I’m still thinking about last week’s historic and surreal meeting of the titans of tech at Trump Tower. Much already has been made of the seating chart, an excellent version of which appeared in The Wall Street Journal. Apple’s Tim Cook and Sheryl Sandberg of Facebook, for example, sat with only one person between themselves and the President-elect who obviously hadn’t been their choice.
I thought what was more interesting, however, was how relatively old the companies were that were chosen to represent the technology industry.
Tech is supposed to be the industry of disruption, and yet the youngest companies present were Facebook and Palantir. One company at the meeting, IBM, is ancient. Five more are old by Silicon Valley standards. Another five are new only in comparison:
So who was missing and what to make of their absence? The CEOs of Airbnb and Uber reportedly were invited but couldn’t make it to New York. Twitter, shockingly, was excluded, given the next President’s fondness for using the service to communicate everything from serious policy proposals to what he’s watching on television. The absence of Meg Whitman, the CEO of HP Enterprise, arguably Silicon Valley’s first company, was less surprising, considering her hostility to the victor.
If buzz merited attendance, Snapchat should have been present. Pinterest, Dropbox, and WeWork would have interesting additions. Once and former tech stars like Dell, Salesforce.com, and Intuit likely would have had a lot to say. Peter Thiel likely didn’t see the need to invite venture capitalists other than himself, a telling decision.
That said, it’s a good list. It represents the best and biggest of the tech industry and those that have stood the test of at least a little bit of time.
Have a durable week.
BITS AND BYTES
Amazon is working an app that could turn it into the Uber of trucking. The e-commerce giant's initial motivation is self-interested—it's looking for ways to match its shipment needs with available drivers more efficiently so that it can reduce its dependence on logistics giants like UPS and FedEx. It the app works as plans, Amazon could allow others to use it for their own needs. The project, first reported by Business Insider, is hiring quickly and the app could be rolled out by the summer. (Fortune, Wall Street Journal)
BMW faces a wireless dilemma. As of January, AT&T is shutting down the 2G communications network that connects some of its older model cars to the company's roadside assistance service. The situation points up a dilemma that's sure to become more common over time: how to keep in-dashboard information technology current when some cars can stay on the road for at least a decade. (Wall Street Journal)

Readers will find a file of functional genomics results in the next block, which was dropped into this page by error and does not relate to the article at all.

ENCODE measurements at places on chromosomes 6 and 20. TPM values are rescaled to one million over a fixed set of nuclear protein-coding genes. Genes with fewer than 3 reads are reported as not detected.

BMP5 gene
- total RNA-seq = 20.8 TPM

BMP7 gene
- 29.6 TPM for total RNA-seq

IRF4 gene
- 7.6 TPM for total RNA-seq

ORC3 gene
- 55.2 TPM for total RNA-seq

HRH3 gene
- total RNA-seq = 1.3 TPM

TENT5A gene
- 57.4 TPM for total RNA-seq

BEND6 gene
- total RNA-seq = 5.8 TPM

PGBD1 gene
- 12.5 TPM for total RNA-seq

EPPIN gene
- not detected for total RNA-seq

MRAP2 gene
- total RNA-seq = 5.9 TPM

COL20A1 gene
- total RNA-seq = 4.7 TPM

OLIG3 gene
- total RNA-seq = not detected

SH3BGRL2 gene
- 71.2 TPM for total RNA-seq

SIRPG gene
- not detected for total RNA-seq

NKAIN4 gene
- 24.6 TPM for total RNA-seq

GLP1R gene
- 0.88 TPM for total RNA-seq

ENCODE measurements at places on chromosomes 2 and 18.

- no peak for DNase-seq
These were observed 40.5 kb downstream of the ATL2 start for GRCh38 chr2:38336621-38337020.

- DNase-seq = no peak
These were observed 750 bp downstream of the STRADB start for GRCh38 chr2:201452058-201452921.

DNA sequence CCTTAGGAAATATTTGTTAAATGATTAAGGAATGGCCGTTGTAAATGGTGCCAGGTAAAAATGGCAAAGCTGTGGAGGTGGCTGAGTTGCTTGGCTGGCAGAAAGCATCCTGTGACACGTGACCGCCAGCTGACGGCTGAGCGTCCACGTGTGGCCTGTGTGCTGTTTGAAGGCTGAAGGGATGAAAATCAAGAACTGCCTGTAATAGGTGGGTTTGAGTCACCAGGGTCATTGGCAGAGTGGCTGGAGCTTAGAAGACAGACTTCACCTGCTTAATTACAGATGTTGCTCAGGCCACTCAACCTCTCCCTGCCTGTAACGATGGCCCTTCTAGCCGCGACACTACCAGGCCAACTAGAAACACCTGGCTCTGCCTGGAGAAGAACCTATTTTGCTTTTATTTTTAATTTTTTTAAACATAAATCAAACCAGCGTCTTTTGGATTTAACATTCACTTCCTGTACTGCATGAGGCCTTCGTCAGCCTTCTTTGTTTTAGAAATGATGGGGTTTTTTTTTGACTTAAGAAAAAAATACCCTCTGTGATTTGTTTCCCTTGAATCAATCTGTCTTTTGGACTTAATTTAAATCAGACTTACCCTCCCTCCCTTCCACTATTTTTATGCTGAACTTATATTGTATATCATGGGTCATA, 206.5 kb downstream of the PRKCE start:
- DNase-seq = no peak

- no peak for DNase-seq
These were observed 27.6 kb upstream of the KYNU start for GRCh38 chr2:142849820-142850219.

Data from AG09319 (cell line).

This is what Alphabet Waymo autonomous minivans look like. The newly independent operation is adding 100 self-driving minivans to its test fleet as part of its partnership with Fiat Chrysler Automobiles. (Fortune)
WATCH FOR IT
Apple's appeal in EU tax case is forthcoming. Executives from the tech giant describe it as a convenient target for Europe's tax lawyers and suggest the European Commission ignored outside advice about the case. The EU wants Apple to pay $13.8 billion in back taxes to Ireland, where it maintains its European headquarters. It's expected to launch its official legal challenge this week. Ireland has already protested the EU's decision. (Reuters, Wall Street Journal)
SURVEYS AND STUDIES
Blockchain adoption is probably more widespread than you think. A Deloitte survey finds that at least 12% of large companies are developing applications using blockchain, the distributed ledger system that underlies the bitcoin digital currency. Of those, close to 40% have invested at least $5 million in the technology. (VentureBeat)
'Tis the season to buy virtual assistants. Analysts expect devices such as Amazon Echo and Google Home to be the big winners this holiday retail season, with between 10 million and 12 million units sold. This interest could come at the expense of virtual reality and augmented reality headsets. (Reuters)
Silicon Valley is slowing losing its relevance? There are now more than 456 tech hubs worldwide, with these innovation centers cropping up in India, London, Singapore, Paris, Bangalore, Tel Aviv, Toronto, and Shanghai. That's a 51% increase compared with July 2015, according to a new report from Capgemini and Altimeter Group. (VentureBeat)
IN CASE YOU MISSED IT
Mark Cuban to Donald Trump: Be the Robotics President, by Tara John
IPOs Just Had Their Second-Worst Year Since 1992, by Stephen Gandel
What Verizon Might Do If It Cancels the Yahoo Deal, by Aaron Pressman
Oracle's Larry Ellison Takes Another Jab at Salesforce CEO Marc Benioff, by Barb Darrow
Elon Musk's Next Venture to Tackle Traffic Is Totally 'Boring', by Mahita Gajanan
Why Apple's 2016 Was a Mix of Good and Bad, by Don Reisinger
Here's What Caused Facebook's Solar-Powered Drone to Crash, by Jonathan Vanian
ONE MORE THING
Vine isn't dead yet. At least not quite. In January, the popular video app will be resurrected as something called Vine Camera. Users will be able to create the six-second loops that made Vine famous and then post them on Twitter or save them to their phone. (Fortune)
This edition of Data Sheet was curated by Heather Clancy.
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